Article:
Global ones depend on the release itself, that is, something is wrong with the release. For example: errors, double, jerking or jamming of the picture, interlacing, incorrect aspect ratio of the frame, incorrect conversion of the television sequence or frame rate, sound defects, rip curve, etc. If the group itself detects an error, they may request a nuke.
Local depend on the environment. Some sites nyukat releases for violation of their rules, for example, TS, DVD in foreign languages, etc. may be prohibited on the site. But the release itself is correct. Locally nuked releases can naturally spread to other sites.
When a group makes a release, it is automatically registered in the database. This is a huge database containing all the releases ever released on stage. It contains release names, release date and time, although the fields differ in different databases. For example, it can be music genres (for mp3 releases), sections, reasons nuke. Databases exist in order to provide groups with a service for checking already released releases, in order to avoid duplicates. It can also be used to check whether, for example, a movie has already been released, and when, etc. Release databases are updated automatically, either by bypassing top-sites (spidering), or by intercepting pre-messages on site channels.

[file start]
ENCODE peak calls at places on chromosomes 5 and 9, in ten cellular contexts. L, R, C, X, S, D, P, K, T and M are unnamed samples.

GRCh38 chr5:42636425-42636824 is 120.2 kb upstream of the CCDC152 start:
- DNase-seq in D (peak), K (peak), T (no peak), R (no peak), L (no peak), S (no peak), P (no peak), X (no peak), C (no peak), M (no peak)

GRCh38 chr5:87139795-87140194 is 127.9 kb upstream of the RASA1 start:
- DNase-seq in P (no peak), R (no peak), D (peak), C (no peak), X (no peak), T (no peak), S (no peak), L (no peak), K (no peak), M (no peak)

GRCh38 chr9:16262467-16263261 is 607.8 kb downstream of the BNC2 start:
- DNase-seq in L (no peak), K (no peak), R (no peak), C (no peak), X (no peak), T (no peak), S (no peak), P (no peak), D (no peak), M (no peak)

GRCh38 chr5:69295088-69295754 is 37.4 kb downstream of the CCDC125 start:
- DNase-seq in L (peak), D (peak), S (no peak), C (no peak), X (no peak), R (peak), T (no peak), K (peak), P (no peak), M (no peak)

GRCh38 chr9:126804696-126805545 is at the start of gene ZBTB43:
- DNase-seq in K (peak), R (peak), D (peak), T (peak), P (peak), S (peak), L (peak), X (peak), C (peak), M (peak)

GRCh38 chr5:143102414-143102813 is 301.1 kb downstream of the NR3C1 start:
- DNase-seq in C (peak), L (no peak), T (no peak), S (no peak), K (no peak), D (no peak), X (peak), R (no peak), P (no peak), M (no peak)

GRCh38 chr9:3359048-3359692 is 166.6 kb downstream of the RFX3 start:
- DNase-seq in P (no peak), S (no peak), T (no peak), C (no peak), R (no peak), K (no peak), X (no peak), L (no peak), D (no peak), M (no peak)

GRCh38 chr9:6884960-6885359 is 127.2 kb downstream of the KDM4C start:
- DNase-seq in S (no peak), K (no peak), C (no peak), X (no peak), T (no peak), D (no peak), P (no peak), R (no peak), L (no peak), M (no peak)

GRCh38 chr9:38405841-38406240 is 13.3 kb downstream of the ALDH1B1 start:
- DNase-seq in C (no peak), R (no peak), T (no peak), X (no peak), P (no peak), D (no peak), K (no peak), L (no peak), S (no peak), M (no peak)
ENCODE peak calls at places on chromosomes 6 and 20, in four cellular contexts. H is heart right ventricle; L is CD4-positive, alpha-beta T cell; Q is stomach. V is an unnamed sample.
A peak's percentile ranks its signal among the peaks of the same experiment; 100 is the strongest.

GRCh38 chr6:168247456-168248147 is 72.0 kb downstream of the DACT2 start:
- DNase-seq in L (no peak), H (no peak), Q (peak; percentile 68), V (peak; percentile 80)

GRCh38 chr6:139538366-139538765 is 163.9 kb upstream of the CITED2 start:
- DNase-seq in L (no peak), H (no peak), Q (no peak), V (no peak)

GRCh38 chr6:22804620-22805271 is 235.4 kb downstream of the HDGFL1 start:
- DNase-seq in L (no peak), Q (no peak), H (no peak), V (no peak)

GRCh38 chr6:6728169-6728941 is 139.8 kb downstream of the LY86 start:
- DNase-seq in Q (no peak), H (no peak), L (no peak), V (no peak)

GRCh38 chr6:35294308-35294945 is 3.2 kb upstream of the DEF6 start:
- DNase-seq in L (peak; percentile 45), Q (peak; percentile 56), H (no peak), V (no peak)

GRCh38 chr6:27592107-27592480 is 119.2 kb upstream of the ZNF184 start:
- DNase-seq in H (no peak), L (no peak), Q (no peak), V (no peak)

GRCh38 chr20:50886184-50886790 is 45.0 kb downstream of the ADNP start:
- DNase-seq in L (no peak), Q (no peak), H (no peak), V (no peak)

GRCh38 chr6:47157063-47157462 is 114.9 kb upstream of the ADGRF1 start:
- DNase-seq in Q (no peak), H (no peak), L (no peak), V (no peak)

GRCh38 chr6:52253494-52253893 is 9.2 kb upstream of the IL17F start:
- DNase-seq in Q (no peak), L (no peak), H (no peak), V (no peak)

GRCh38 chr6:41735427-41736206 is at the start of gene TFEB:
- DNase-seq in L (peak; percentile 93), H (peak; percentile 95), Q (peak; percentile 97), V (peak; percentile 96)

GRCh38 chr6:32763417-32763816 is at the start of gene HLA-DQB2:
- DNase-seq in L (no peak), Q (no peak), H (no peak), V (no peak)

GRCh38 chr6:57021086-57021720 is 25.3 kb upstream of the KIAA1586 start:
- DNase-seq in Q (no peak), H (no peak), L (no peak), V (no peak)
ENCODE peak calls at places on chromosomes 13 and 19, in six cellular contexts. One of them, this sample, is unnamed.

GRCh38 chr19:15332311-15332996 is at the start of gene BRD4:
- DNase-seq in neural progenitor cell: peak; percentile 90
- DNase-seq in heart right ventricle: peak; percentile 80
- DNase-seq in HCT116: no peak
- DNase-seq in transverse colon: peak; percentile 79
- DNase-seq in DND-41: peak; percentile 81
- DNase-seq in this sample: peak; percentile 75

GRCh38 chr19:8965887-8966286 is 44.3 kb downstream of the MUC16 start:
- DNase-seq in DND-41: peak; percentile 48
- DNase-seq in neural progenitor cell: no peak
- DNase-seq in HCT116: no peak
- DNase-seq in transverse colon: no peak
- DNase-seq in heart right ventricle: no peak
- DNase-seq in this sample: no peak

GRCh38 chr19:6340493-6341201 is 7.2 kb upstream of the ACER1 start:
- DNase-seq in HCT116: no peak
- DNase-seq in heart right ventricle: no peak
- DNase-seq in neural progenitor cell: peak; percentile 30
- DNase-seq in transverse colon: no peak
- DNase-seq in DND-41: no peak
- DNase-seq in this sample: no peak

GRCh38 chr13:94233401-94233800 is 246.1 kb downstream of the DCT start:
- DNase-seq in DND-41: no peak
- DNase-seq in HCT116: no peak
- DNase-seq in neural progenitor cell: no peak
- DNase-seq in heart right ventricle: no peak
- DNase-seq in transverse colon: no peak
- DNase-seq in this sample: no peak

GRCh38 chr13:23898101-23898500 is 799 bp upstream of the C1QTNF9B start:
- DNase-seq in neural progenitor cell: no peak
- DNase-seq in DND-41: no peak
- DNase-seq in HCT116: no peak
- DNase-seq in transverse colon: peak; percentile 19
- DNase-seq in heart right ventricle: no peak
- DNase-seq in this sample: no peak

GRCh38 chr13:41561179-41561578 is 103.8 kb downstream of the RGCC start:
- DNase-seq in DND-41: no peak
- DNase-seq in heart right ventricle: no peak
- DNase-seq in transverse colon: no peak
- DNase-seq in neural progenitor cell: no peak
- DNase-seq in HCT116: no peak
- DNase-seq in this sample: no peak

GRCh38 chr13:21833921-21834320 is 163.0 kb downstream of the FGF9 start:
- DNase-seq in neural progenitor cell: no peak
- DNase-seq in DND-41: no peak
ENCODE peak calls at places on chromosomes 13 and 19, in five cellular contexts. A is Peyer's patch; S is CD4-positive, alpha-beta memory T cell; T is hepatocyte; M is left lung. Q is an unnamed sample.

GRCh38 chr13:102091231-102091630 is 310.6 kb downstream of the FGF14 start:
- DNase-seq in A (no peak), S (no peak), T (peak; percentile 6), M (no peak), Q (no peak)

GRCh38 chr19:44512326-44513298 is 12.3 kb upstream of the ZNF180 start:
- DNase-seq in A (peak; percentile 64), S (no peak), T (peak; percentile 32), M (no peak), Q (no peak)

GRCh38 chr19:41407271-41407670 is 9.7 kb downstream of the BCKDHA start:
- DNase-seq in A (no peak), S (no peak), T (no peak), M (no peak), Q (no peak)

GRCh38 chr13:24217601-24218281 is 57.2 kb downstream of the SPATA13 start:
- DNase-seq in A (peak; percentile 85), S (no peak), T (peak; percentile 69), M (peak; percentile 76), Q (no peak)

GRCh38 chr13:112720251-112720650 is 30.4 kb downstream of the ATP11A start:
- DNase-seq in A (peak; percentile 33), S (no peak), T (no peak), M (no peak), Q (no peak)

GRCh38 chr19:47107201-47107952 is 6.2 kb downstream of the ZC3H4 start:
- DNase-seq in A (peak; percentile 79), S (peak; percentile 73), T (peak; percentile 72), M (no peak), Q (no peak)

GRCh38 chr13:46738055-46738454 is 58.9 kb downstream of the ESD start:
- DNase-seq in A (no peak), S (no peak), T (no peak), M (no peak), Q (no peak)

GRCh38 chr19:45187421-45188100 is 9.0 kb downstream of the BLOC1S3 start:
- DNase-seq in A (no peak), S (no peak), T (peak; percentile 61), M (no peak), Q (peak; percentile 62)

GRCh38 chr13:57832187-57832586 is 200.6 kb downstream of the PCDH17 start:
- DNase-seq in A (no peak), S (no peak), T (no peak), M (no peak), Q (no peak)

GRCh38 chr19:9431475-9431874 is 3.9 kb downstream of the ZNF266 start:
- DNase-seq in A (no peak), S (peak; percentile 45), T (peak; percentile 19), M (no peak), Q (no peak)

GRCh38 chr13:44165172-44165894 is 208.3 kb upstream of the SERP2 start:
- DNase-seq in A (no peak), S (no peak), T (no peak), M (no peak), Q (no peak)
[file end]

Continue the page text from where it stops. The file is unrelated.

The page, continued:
Sites / Topsites
Each release group puts its releases on one or more topsites. Then the release is distributed throughout the scene. In fact, there are a lot of sites, but there is a rating system for them. The most prestigious sites that have the best operators, the fastest channels and agreements with top groups - have the highest rating. This is the top sites. All other sites are also part of the scene, if at least some couriers transfer releases to them, but less significant sites, especially those that do not participate in the ranking at all, of course no one calls top sites.
Safety for top sites is very important, they are highly classified. A typical site is configured so that only users with a specific ident and host can enter it (or the ip range is checked), with SSL encryption for all sessions. To hide the real IP address of the topsite, FTP bouncers are used. Most users connect through a proxy. Thus, their real address is also not visible on the site.
Sites have a fast network connection and a large amount of disk space. Often they are in schools, universities, in people at work, or in data centers. Some countries are preferable: the Netherlands and Germany - there is fast Internet and this is in the center of Europe. In Sweden, too, good speed, besides there it is very cheap. Such sites are called legal, in the sense that the owner of the computer knows that the site is located on it, unlike pubstro (see below). If you have fast Internet and you agree to keep the site, there will be people who will be happy to buy and send you a computer for the site, while they will not receive any commercial benefit from it. Website owners sometimes sell access for money, but this is not a frequent occurrence. The site installs FTPD and a bot that will advertise on the IRC channel, when the directory is created on the site and when the download is completed. He also provides information about the "race" - couriers try to transfer the release to other sites as quickly as possible. So they earn a rating.